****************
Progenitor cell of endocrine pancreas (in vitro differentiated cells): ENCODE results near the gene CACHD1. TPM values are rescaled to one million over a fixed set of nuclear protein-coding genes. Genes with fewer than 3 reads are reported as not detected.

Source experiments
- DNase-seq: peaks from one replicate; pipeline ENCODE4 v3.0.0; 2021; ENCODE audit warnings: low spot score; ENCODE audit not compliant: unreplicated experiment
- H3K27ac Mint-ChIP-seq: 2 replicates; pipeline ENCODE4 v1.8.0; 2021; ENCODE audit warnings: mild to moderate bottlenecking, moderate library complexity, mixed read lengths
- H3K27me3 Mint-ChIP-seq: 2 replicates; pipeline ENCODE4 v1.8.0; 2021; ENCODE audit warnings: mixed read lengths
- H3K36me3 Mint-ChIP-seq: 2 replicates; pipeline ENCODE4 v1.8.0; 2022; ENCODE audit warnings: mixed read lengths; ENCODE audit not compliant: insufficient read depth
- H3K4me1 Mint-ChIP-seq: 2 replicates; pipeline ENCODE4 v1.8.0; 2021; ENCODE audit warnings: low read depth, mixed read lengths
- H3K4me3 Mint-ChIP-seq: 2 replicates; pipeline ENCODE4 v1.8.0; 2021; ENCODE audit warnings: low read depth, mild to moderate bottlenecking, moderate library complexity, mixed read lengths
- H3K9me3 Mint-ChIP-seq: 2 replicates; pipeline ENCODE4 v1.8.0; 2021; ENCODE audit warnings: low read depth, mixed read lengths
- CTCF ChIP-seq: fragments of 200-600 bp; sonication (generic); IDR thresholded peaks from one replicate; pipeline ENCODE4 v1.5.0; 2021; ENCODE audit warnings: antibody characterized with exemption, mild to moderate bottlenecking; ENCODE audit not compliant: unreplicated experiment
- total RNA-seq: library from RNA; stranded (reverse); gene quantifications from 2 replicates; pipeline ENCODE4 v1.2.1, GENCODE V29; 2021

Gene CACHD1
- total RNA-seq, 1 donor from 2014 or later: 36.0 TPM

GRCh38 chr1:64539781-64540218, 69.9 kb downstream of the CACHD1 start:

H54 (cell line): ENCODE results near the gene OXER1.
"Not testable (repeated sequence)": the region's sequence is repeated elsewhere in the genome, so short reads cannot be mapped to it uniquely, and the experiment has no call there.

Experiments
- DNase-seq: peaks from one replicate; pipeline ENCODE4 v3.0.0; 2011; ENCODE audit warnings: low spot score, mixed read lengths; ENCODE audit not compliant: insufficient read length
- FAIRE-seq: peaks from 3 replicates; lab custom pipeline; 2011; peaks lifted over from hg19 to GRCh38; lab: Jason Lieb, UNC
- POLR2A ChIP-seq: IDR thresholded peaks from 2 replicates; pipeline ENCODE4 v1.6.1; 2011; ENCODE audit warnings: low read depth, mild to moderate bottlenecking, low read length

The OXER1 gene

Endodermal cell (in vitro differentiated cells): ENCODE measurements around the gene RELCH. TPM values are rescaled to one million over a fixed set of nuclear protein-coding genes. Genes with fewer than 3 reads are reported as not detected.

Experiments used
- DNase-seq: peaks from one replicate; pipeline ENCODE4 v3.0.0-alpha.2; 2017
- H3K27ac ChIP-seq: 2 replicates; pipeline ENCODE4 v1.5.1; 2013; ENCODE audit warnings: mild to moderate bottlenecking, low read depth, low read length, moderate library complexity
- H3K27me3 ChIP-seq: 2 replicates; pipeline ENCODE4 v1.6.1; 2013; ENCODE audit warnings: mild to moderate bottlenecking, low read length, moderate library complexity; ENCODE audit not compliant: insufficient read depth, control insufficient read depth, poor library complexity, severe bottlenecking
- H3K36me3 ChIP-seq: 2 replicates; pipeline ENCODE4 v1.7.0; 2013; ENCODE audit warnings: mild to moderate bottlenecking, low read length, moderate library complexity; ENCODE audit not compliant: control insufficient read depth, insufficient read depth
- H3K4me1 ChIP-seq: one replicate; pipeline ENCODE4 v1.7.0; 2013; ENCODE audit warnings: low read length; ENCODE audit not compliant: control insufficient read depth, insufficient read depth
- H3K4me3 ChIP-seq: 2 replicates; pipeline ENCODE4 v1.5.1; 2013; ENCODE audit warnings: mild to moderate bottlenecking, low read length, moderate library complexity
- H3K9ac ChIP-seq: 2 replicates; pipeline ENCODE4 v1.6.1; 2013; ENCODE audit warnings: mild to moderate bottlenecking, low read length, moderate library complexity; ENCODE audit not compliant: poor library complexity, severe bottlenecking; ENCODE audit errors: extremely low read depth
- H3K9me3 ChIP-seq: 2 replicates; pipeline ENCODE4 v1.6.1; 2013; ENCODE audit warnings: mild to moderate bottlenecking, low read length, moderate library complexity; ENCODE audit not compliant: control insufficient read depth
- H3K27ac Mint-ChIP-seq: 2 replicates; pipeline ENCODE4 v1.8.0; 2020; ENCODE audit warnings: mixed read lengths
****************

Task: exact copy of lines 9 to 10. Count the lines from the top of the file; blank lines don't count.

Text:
- H3K9me3 Mint-ChIP-seq: 2 replicates; pipeline ENCODE4 v1.8.0; 2021; ENCODE audit warnings: low read depth, mixed read lengths
- CTCF ChIP-seq: fragments of 200-600 bp; sonication (generic); IDR thresholded peaks from one replicate; pipeline ENCODE4 v1.5.0; 2021; ENCODE audit warnings: antibody characterized with exemption, mild to moderate bottlenecking; ENCODE audit not compliant: unreplicated experiment